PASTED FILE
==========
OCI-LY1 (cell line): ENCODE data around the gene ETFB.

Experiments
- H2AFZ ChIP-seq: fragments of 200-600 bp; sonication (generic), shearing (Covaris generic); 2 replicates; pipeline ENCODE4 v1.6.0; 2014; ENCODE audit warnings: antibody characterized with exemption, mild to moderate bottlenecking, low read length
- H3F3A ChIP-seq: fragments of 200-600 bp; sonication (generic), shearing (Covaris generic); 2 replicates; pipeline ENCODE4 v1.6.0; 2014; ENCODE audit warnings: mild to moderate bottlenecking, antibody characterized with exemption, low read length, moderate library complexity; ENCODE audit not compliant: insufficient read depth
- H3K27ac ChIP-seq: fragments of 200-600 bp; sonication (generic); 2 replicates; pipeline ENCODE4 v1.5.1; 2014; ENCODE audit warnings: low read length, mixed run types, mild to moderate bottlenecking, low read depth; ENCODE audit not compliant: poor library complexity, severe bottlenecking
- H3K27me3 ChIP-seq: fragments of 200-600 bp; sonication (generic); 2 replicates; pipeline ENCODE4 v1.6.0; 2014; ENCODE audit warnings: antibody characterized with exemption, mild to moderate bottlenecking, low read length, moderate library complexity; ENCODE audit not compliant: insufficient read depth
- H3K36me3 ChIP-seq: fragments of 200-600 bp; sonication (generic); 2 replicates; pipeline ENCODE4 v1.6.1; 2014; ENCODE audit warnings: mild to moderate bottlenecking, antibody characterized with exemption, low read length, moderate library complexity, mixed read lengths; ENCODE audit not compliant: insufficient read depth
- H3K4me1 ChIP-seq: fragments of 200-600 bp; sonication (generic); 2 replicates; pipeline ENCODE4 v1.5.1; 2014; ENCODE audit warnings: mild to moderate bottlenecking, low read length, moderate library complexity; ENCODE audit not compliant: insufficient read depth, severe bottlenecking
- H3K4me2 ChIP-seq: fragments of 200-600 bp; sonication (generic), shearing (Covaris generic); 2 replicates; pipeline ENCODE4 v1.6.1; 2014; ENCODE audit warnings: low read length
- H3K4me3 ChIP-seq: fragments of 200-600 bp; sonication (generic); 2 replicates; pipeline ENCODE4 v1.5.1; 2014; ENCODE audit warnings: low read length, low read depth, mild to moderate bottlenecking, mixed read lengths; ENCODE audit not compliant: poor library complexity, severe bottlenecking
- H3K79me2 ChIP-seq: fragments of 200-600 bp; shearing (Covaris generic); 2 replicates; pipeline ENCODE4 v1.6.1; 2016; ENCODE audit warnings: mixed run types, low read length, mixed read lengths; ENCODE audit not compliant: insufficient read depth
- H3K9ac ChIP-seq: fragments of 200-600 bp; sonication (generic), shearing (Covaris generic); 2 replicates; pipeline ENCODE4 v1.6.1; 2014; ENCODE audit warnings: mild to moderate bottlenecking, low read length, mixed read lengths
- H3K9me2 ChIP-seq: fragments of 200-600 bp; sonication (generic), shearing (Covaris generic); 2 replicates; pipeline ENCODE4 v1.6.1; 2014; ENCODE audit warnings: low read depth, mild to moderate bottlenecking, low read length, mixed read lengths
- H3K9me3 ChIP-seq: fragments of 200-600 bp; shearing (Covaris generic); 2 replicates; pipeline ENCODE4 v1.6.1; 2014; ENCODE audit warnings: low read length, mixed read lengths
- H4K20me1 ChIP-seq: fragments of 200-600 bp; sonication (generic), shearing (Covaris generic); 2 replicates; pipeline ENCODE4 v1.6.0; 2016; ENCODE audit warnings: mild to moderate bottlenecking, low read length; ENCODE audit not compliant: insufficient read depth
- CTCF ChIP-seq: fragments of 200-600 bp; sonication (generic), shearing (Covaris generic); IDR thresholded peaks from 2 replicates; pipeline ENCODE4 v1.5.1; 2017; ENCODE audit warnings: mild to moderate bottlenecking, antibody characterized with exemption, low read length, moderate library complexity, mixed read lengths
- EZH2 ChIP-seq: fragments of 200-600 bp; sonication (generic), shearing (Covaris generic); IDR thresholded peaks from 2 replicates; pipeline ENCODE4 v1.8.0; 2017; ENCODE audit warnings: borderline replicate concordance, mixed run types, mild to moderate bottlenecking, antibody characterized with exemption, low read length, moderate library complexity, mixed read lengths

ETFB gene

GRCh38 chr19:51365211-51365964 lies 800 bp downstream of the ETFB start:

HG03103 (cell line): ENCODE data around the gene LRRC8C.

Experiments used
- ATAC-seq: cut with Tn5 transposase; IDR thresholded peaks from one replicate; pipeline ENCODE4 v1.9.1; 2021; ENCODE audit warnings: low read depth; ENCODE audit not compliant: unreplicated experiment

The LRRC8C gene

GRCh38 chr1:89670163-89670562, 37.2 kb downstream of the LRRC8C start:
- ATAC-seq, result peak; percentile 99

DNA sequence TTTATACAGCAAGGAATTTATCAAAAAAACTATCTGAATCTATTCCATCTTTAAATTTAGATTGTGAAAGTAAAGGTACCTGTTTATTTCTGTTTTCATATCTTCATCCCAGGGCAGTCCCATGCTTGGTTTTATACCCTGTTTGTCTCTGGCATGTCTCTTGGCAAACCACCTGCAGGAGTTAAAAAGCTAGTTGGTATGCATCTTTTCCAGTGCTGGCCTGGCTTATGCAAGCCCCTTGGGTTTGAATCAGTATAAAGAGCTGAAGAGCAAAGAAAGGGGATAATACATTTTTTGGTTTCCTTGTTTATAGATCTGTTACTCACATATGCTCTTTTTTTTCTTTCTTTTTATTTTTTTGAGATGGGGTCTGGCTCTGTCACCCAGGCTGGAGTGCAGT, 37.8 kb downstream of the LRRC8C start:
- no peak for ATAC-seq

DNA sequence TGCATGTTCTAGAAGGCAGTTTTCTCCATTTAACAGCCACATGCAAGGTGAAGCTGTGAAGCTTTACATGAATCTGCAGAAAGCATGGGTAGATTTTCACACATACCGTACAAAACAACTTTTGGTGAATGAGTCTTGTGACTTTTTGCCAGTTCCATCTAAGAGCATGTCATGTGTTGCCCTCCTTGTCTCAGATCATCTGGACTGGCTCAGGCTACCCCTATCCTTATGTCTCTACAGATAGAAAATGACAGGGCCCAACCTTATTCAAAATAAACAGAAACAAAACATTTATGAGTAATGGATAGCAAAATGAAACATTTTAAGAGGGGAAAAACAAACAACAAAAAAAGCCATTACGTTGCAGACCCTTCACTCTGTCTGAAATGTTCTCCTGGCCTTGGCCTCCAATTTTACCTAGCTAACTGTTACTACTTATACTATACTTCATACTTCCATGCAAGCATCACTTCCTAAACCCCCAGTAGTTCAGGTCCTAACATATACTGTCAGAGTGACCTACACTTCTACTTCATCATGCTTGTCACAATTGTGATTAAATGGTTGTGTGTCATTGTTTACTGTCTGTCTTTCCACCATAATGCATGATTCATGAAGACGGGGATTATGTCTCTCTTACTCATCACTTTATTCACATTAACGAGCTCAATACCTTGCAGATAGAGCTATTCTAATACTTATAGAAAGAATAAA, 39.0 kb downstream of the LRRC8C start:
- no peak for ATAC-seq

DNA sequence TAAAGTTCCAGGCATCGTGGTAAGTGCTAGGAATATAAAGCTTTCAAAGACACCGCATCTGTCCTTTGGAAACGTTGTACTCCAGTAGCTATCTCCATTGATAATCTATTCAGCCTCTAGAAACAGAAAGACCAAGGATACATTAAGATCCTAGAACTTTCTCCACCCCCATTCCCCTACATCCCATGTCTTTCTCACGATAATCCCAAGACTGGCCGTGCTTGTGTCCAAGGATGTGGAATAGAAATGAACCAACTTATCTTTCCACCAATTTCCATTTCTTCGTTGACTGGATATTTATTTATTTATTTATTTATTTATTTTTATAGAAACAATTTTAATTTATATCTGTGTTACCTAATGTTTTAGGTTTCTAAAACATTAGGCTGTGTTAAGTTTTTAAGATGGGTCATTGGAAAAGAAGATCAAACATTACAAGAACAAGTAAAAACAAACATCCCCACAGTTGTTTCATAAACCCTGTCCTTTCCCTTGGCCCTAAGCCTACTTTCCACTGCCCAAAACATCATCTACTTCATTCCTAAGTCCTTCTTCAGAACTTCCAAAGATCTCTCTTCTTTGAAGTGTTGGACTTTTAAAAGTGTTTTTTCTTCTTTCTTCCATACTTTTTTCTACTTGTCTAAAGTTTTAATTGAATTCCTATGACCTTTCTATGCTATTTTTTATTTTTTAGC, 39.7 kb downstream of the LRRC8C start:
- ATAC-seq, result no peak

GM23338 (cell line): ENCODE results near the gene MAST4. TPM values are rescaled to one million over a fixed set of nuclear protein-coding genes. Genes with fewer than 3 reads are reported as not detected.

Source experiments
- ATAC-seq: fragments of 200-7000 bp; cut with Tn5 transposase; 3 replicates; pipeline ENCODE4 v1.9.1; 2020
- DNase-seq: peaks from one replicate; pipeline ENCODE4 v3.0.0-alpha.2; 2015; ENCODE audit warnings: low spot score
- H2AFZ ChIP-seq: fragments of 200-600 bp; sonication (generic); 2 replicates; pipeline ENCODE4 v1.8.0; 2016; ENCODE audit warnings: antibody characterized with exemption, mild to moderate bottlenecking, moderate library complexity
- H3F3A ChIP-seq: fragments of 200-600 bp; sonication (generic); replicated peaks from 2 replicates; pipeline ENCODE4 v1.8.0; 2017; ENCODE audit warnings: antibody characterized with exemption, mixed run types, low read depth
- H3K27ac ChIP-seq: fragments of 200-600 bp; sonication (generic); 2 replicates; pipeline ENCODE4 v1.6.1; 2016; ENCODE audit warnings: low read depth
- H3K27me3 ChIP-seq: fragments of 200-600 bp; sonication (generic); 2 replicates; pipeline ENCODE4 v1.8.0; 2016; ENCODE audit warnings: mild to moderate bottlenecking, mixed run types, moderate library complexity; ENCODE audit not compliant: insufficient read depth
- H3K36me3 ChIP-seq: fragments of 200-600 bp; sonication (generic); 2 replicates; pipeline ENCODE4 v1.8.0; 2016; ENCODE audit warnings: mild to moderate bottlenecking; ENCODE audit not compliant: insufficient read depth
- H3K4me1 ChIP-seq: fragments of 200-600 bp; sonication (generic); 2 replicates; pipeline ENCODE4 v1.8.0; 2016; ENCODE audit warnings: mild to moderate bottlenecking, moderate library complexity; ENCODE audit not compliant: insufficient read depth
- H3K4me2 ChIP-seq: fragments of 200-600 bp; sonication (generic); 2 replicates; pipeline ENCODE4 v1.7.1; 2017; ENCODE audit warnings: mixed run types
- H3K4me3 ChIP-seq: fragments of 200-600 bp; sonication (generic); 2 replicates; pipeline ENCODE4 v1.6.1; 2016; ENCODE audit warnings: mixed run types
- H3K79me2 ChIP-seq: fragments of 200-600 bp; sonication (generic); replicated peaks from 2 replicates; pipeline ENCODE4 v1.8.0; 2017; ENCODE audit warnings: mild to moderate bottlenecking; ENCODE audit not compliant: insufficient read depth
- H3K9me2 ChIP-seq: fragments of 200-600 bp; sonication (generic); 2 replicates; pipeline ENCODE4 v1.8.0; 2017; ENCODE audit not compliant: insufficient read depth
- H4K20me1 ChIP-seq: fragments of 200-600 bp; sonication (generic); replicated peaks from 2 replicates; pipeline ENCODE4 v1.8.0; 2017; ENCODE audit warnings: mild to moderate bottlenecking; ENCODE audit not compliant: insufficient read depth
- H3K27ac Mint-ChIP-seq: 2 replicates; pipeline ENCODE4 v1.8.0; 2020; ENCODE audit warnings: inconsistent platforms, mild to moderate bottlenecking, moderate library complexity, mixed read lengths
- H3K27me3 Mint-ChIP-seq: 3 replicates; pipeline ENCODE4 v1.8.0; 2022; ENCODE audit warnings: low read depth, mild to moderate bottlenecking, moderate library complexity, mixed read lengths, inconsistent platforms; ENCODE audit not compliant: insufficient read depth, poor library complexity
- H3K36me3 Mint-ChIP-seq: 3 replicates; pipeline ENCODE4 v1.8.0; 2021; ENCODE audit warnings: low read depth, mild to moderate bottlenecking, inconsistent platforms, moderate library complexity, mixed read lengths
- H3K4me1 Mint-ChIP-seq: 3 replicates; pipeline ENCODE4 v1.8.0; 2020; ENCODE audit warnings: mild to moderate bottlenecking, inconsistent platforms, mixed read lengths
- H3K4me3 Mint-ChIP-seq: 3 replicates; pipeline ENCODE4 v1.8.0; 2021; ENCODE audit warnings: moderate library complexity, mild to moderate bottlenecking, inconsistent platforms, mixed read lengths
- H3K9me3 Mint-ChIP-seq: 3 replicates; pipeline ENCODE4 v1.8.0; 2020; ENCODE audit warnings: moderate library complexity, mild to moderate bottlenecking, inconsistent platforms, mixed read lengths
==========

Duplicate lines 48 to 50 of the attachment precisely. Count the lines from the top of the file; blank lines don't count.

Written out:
- H3K27me3 Mint-ChIP-seq: 3 replicates; pipeline ENCODE4 v1.8.0; 2022; ENCODE audit warnings: low read depth, mild to moderate bottlenecking, moderate library complexity, mixed read lengths, inconsistent platforms; ENCODE audit not compliant: insufficient read depth, poor library complexity
- H3K36me3 Mint-ChIP-seq: 3 replicates; pipeline ENCODE4 v1.8.0; 2021; ENCODE audit warnings: low read depth, mild to moderate bottlenecking, inconsistent platforms, moderate library complexity, mixed read lengths
- H3K4me1 Mint-ChIP-seq: 3 replicates; pipeline ENCODE4 v1.8.0; 2020; ENCODE audit warnings: mild to moderate bottlenecking, inconsistent platforms, mixed read lengths